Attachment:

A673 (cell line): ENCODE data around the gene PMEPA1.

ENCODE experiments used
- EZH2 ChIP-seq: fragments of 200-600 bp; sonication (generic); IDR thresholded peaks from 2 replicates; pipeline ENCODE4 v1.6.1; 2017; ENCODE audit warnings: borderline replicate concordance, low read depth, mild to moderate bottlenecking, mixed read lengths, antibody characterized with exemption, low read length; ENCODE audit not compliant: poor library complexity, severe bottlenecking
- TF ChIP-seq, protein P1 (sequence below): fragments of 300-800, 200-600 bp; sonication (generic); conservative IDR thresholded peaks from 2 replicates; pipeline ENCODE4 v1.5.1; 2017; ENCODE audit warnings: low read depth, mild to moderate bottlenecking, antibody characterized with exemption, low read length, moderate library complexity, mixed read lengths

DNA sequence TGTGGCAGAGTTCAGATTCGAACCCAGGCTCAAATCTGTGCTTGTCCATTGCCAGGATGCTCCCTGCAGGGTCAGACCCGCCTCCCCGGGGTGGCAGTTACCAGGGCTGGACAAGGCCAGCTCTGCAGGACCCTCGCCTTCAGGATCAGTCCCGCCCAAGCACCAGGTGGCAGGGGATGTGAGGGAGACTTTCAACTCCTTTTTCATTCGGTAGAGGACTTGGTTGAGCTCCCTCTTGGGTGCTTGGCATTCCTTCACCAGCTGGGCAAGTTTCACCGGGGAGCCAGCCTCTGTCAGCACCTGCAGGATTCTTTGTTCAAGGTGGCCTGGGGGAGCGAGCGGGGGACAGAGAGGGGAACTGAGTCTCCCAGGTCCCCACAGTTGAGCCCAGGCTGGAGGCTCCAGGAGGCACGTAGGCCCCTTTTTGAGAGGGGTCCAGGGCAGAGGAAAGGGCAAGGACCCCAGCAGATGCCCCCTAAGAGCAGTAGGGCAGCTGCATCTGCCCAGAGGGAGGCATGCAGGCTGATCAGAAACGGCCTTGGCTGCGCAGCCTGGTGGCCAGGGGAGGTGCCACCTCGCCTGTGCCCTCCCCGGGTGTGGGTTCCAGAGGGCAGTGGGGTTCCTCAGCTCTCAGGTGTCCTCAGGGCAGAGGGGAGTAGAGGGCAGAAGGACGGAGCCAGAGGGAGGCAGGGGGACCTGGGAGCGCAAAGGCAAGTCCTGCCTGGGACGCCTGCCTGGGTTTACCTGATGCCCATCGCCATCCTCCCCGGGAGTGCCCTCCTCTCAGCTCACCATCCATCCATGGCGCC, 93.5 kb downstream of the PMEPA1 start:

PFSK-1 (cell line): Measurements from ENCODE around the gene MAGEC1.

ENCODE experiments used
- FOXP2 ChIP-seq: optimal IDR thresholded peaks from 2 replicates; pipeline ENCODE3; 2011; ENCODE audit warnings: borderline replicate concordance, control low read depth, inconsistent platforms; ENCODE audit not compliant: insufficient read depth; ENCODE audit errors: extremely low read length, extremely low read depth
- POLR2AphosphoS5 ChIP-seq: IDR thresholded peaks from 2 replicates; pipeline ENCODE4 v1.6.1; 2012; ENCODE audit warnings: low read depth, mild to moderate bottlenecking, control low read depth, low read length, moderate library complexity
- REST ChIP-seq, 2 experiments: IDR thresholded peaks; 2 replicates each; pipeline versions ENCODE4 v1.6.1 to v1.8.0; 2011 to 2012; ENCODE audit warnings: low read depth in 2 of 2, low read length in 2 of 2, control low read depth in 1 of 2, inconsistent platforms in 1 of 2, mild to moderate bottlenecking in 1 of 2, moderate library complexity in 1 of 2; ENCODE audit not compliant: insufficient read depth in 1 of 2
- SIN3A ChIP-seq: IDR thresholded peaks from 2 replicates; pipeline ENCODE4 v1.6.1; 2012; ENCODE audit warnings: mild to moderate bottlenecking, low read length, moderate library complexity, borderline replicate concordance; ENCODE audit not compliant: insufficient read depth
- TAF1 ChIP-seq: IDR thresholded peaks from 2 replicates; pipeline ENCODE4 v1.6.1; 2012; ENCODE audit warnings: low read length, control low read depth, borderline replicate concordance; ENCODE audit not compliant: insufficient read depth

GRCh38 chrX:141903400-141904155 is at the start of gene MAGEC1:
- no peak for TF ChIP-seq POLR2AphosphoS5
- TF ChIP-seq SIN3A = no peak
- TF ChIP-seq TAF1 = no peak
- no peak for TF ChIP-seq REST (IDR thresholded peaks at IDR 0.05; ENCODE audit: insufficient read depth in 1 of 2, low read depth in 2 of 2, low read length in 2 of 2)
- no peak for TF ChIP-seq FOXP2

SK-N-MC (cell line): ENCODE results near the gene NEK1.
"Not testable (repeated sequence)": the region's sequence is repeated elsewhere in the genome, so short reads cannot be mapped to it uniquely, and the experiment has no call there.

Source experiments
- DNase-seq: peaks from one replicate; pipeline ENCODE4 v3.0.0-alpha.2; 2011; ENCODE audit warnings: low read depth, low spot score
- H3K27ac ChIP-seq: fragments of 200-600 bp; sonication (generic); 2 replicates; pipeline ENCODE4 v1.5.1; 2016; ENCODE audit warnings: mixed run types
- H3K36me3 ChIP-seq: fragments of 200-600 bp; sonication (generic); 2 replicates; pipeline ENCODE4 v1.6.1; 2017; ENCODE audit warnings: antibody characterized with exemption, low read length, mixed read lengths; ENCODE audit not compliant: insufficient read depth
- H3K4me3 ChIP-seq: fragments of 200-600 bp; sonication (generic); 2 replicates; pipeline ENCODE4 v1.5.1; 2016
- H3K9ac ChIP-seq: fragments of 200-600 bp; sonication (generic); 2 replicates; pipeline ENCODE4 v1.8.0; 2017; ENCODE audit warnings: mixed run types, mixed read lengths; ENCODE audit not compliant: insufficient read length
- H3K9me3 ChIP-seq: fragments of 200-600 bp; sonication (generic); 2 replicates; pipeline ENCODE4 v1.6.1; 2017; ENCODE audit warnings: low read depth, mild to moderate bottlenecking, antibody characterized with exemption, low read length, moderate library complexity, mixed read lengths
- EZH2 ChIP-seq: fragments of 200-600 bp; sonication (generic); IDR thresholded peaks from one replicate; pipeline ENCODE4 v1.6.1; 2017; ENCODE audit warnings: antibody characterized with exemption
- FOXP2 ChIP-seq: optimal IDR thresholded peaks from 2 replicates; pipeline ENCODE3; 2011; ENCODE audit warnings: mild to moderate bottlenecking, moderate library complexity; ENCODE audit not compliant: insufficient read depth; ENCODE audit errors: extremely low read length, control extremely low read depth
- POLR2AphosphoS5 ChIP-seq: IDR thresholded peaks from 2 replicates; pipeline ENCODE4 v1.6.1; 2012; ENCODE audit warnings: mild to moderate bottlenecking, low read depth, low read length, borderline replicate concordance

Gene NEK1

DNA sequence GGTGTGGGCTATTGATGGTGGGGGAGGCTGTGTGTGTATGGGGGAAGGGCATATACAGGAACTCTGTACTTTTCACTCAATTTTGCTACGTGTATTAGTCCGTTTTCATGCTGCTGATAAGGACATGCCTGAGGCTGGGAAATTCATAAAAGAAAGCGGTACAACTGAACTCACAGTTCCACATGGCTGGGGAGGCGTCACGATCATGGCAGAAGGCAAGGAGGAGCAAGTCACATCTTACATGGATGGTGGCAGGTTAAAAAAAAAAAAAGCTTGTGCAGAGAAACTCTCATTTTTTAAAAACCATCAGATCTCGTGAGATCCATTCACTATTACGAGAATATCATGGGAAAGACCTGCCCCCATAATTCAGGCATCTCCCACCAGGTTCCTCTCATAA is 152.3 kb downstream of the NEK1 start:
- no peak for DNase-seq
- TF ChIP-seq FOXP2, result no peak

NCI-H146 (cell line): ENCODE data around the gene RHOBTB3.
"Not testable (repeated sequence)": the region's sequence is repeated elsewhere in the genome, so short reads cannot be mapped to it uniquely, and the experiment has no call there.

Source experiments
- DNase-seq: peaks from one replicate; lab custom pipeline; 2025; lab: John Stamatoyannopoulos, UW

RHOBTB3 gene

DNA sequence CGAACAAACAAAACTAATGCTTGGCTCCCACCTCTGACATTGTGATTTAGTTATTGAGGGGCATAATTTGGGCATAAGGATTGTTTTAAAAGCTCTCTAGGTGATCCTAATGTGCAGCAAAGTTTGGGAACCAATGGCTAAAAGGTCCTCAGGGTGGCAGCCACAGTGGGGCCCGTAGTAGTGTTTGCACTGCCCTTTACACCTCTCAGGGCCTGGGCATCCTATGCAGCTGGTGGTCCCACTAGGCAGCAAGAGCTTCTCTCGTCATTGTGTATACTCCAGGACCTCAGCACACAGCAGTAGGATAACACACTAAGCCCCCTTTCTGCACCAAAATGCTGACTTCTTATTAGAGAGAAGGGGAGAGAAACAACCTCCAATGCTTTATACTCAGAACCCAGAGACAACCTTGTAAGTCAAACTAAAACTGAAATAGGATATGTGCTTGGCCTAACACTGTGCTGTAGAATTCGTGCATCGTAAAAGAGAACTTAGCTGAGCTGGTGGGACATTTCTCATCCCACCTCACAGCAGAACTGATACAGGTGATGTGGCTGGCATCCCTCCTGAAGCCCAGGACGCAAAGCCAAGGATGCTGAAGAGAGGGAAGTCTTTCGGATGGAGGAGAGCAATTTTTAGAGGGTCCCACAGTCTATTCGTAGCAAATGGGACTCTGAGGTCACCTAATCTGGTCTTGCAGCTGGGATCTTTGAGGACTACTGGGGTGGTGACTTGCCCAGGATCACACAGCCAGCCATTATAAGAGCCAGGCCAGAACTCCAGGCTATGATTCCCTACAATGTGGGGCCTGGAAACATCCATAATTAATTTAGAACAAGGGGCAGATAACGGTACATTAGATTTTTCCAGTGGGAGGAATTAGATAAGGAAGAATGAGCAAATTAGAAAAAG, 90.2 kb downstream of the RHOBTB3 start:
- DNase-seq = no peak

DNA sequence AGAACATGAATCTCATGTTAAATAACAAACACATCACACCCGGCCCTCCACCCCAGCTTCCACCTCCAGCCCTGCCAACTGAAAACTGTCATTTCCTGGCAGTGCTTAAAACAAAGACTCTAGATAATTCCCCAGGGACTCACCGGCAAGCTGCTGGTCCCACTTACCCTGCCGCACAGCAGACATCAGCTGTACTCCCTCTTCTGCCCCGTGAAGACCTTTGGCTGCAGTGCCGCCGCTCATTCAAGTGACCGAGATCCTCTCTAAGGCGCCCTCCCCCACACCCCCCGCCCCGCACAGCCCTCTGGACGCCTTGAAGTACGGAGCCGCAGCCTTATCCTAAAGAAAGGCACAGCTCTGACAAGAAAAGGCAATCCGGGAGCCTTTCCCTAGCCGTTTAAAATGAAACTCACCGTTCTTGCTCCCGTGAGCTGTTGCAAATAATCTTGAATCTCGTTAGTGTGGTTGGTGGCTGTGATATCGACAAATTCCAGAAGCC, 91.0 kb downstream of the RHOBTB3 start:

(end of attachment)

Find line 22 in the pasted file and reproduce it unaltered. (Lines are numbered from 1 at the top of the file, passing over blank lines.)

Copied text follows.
- DNase-seq: peaks from one replicate; pipeline ENCODE4 v3.0.0-alpha.2; 2011; ENCODE audit warnings: low read depth, low spot score